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How to educate yourself in house buying

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If you're buying your first home, the idea of looking at things like St. Albert real estate may feel like you're staring down a big problem.  You might not know which items to consider, how much to have saved up, or even how to put in an offer.  It's not as scary or complicated as some media may lead you to believe: but it is essential to be smart about your decisions.  Here are some ways to educate yourself without having to become a realtor yourself!

Read up on the market

The first thing you should look into is what your market is currently looking like.  A buyers' market is when the supply is higher than the demand, and a lot of people are trying to offload their homes quickly.  This panic means you'll have a better chance at naming your price- and that there's a more significant possibility that you'll get other perks thrown in.  You may see things like sellers paying closing costs and homes selling below market value during a buyers' market.

A sellers' market is when there's more demand than supply.  This market typically means the shoe is on the other foot, and sellers can be more selective.  This type is when bidding wars are most common, and homes often get sold for way above market value.  In some cases, houses don't even have to be appropriately staged to sell quickly.

Learn by doing

If you're buying a home, or someone you know is buying a home, learn by going through the steps.  You should find what you can afford, find a loan, and then be ready to apply to houses with that loan in hand.  Although you don't necessarily have to have the loan yet, it makes your offer more convincing when you make the offer if you have an agreement in principle.  This shows the lenderes are willing to lend to you and you are a serious buyer.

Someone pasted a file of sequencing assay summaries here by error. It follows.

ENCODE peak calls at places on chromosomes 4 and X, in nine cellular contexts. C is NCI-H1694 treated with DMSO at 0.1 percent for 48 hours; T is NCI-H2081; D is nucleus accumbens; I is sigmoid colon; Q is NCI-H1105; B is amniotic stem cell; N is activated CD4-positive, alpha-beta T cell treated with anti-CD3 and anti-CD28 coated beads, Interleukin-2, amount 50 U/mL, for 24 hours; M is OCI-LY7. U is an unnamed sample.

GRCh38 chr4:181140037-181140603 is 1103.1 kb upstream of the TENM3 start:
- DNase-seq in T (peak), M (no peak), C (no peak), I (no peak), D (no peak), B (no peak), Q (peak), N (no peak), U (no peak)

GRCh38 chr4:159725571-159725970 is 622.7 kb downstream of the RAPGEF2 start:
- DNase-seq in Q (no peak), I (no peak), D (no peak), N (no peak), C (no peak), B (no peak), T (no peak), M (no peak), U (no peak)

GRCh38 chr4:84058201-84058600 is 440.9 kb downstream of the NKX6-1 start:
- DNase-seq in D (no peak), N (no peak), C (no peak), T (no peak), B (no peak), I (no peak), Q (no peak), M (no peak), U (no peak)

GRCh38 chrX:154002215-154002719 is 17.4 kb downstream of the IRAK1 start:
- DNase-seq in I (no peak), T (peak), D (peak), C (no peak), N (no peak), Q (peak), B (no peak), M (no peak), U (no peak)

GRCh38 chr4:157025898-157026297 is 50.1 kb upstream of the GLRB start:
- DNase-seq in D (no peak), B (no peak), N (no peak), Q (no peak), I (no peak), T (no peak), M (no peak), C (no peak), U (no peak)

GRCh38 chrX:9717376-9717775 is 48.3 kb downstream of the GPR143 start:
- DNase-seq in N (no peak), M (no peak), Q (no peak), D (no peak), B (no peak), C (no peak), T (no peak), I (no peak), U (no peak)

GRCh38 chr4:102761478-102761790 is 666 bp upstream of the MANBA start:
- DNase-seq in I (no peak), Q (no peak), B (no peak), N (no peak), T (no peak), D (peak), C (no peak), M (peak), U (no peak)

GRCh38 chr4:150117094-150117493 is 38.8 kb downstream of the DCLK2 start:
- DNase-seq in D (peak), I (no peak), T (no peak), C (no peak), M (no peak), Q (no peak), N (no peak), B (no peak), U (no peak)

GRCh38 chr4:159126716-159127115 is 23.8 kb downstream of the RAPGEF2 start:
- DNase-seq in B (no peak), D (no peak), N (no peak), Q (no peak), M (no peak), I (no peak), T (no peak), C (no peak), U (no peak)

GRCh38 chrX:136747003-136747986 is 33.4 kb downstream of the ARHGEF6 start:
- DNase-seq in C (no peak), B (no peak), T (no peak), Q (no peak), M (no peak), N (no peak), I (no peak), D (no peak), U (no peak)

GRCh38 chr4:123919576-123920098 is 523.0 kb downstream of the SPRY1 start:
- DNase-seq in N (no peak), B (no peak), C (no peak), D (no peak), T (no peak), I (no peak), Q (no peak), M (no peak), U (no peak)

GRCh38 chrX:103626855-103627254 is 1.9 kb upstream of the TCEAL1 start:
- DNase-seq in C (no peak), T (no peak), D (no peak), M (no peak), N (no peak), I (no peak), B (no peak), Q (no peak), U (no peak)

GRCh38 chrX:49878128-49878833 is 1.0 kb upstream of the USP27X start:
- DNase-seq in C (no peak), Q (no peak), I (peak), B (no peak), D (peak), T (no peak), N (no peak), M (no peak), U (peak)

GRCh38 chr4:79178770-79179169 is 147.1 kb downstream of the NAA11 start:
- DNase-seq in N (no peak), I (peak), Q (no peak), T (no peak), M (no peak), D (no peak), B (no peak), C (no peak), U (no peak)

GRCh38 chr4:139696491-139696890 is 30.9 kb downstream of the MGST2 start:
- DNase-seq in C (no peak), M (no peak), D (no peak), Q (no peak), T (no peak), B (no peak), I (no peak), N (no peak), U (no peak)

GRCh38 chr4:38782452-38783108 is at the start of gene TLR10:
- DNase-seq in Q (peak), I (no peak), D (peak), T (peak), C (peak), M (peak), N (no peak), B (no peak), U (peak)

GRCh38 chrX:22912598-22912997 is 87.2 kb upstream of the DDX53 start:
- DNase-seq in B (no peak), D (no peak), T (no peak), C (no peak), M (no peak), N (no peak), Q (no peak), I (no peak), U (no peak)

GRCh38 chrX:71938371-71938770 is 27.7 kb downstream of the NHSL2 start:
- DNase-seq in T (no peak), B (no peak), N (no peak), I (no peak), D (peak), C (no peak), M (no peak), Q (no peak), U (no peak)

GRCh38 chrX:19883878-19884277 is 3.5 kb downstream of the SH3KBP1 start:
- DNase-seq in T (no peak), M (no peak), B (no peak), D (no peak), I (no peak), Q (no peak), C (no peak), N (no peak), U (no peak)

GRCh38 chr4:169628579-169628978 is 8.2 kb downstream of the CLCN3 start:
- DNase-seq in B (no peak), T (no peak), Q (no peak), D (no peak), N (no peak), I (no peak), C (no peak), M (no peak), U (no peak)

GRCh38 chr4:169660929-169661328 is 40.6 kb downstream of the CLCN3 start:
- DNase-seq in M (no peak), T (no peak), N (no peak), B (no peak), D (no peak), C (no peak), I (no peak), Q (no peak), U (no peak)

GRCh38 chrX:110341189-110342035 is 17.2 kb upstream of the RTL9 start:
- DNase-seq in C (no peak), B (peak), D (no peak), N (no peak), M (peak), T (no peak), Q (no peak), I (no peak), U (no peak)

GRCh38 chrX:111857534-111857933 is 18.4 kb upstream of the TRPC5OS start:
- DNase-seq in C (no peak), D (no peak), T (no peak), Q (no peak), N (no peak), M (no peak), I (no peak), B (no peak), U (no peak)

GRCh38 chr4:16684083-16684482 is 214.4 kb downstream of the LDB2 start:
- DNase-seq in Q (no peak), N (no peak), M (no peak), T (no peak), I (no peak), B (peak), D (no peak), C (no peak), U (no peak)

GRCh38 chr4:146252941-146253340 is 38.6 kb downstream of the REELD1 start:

Calculate what you can afford

Think about how much you could afford to pay per month.  A good piece of advice is never to get a house with payments worth more than a third of what you make in a month.  To break this down, if you make three thousand pounds a month- you can afford a one thousand pound house payment.  That's twelve thousand a year.  If you're going off a ten-year loan, you can afford a £120,000 home- if you're going on a thirty-year mortgage, it's more like £360,000.  Consider if you have any substantial life changes coming up soon and whether those would affect your financial situation.  Also, if there are two of you buying together then you can include both of your incomes.

Look into loans in your area

Shop around at banks and lenders to find rates that match what you're going to be able to pay.  Do not, under any circumstances, apply to all of them because that many applications could affect your credit and ruin your chances at being able to get a loan and then buy the home.  Look for the best rates, and then apply to one financial institution only.  You will have to have a down payment, ranging from ten to twenty percent, which means you may need to have twelve to twenty-four thousand pounds on hand.  Start saving this deposit as soon as you can - it's the very first step in house buying as you can't usually get a mortgage offer without first having a deposit.